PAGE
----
Browsing Research Publications by Subjects
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The personal experience of online learning: an interpretative phenomenological analysisStudent interaction is critical to online social cohesion and collaborative learning. However, online learners need to adjust to the computer mediated communication (CMC) medium of the online environment. This study explores online learners’ experiences of asynchronous text-based CMC using an interpretative phenomenological analysis of interviews with six online students. The analysis revealed that the constraints of written communication and lack of human interaction causes difficulties in adjusting and coping with the online learning environment. Four major themes were identified: the inability to express one’s self fully; difficulties establishing relationships; comparing one’s self to others and the written word as an ineffective learning medium. The study’s findings highlight a need for better student and tutor collaboration to facilitate a safe and interactive environment. Effective academic and social support can enhance online learning, improve student satisfaction and encourage students to persist with their learning.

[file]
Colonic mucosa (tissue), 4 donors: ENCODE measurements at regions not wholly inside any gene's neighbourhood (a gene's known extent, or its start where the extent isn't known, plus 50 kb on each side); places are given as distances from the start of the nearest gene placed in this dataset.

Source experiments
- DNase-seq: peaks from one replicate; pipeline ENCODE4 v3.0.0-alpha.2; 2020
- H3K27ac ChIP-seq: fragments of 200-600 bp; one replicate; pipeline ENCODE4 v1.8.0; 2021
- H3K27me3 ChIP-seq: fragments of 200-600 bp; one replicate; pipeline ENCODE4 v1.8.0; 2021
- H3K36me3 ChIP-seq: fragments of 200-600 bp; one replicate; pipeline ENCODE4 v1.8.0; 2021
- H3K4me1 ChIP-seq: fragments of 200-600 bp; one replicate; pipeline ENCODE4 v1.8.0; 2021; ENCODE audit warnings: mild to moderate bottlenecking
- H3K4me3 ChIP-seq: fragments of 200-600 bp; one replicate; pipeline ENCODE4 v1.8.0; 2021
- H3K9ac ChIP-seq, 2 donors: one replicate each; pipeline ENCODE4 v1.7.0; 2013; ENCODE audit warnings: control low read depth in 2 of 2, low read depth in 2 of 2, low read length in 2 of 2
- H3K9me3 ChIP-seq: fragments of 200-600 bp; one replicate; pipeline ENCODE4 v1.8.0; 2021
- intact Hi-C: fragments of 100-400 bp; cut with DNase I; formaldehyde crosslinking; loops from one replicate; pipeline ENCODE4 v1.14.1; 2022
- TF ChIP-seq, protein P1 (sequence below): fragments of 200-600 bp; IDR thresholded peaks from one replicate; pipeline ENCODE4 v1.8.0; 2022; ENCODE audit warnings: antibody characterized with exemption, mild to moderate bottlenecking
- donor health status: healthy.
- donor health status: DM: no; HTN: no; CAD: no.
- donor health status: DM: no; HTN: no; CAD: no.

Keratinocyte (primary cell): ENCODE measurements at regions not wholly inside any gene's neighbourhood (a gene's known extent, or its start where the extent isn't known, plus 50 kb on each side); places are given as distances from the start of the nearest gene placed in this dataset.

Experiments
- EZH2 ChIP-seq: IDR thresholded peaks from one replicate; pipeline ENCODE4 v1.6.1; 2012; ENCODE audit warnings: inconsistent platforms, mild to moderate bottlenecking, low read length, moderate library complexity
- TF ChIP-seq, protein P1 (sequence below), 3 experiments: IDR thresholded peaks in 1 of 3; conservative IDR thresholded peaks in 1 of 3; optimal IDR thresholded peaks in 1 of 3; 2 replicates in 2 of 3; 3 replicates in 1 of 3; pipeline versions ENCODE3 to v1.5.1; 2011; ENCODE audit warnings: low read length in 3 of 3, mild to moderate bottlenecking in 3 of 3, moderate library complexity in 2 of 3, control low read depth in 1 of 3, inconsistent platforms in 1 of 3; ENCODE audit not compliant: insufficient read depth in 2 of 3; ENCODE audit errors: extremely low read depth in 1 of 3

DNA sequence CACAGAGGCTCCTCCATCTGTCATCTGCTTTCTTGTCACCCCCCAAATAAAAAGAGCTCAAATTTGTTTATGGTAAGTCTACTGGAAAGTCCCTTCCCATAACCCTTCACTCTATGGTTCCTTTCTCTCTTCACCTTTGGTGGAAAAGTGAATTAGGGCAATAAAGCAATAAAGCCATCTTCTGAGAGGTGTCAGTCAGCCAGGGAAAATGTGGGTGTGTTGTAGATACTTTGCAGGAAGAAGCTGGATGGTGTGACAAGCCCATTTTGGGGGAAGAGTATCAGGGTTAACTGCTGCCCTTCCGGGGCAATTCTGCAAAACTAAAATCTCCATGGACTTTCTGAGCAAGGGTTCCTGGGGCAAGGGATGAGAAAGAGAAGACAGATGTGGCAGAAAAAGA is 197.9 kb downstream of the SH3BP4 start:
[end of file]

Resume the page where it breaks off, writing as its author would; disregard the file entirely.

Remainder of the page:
The use of an e-learning module on return to work advice for physiotherapists - A prospective cohort study.Nonspecific low back pain (LBP) can progress to chronic disability and prolonged absence from work. Despite clinical and professional guidelines, physiotherapists often fail to address return to work outcomes. The aim of this exploratory study was to determine whether an e-learning resource tailored to physiotherapy practice could affect physiotherapists’ attitudes and beliefs regarding return to work advice for their patients. Design: A prospective interventional cohort study (pilot). Methods: Participants were recruited via the Chartered Society of Physiotherapy website. Responses on a clinical vignette, the Health Care Providers’ Pain and Impairment Scale (HC-Pairs), and the Behavioral Constructs Questionnaire (BCQ) were collected online at baseline (Q1) and 2-months post-intervention (Q2). Fifty-four physiotherapists completed Q1 and the response rate for Q2 was 44/54 (81%). Changes in the degree of agreement with guidelines indicated that the intervention made an impact on respondents (kappa 0.345; p = 0.003). HC-Pairs and BCQ results showed a nonstatistically significant trend toward the target behavior. There is a need for interventions to improve adherence with advice for return to work following nonspecific LBP. An e-learning tool for physiotherapists on advising patients regarding return to work has potential to positively affect self-reported clinical behavior.